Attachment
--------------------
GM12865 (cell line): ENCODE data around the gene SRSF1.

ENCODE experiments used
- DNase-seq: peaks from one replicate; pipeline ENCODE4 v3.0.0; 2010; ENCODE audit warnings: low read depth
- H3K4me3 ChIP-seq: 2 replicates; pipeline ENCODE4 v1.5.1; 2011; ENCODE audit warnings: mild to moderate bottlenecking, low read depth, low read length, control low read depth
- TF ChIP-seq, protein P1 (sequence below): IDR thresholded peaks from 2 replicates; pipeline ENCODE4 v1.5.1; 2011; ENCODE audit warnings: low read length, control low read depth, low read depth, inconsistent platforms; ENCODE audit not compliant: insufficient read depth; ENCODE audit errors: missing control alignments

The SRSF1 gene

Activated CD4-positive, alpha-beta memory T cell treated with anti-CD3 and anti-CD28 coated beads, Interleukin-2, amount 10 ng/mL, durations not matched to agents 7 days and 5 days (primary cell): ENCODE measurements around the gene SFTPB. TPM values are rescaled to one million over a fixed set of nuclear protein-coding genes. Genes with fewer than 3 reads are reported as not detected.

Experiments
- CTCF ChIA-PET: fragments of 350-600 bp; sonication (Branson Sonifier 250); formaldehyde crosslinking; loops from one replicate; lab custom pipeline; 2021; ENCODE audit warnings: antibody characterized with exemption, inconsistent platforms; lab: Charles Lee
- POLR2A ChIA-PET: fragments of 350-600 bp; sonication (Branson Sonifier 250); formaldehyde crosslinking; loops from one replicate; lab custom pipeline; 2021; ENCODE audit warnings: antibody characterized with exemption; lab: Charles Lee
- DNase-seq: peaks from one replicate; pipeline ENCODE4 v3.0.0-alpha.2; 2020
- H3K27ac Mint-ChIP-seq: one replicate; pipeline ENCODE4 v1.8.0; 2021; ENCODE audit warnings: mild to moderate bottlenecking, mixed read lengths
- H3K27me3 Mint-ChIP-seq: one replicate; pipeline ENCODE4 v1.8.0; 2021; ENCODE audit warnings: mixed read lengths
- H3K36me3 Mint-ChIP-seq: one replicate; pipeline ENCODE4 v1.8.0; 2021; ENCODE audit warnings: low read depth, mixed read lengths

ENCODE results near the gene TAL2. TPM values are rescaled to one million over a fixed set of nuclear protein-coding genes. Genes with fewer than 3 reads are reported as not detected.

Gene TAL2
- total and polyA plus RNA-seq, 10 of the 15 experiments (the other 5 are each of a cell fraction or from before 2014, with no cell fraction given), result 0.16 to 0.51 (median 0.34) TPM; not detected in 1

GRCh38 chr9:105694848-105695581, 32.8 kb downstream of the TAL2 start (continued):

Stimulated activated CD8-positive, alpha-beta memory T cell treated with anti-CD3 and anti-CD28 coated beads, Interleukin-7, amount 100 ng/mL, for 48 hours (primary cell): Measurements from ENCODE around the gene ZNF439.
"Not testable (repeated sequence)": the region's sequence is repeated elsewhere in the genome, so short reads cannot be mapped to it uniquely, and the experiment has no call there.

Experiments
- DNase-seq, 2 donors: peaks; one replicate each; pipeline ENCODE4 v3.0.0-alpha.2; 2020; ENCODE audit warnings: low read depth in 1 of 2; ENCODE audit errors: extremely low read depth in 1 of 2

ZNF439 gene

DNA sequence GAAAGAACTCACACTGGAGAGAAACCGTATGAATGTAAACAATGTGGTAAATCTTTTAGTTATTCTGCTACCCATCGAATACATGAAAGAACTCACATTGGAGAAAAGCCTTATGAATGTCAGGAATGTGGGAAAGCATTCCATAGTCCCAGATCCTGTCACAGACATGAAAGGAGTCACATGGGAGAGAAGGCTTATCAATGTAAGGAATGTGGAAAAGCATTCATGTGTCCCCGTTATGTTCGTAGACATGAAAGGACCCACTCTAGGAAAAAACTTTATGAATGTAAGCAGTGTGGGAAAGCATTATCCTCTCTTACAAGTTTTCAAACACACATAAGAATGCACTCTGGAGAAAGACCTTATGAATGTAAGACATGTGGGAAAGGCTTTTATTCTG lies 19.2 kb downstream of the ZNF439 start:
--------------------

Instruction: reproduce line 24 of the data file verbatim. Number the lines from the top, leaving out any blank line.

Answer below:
DNA sequence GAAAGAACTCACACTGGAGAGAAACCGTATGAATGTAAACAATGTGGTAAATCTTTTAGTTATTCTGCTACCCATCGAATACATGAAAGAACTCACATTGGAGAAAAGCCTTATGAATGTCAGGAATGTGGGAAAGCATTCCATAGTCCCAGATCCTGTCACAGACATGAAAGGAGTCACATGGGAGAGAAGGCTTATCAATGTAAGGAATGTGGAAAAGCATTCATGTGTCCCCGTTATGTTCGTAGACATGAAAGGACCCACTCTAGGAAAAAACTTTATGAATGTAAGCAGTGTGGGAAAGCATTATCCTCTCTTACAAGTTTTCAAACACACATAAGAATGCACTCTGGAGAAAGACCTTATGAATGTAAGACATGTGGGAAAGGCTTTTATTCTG lies 19.2 kb downstream of the ZNF439 start: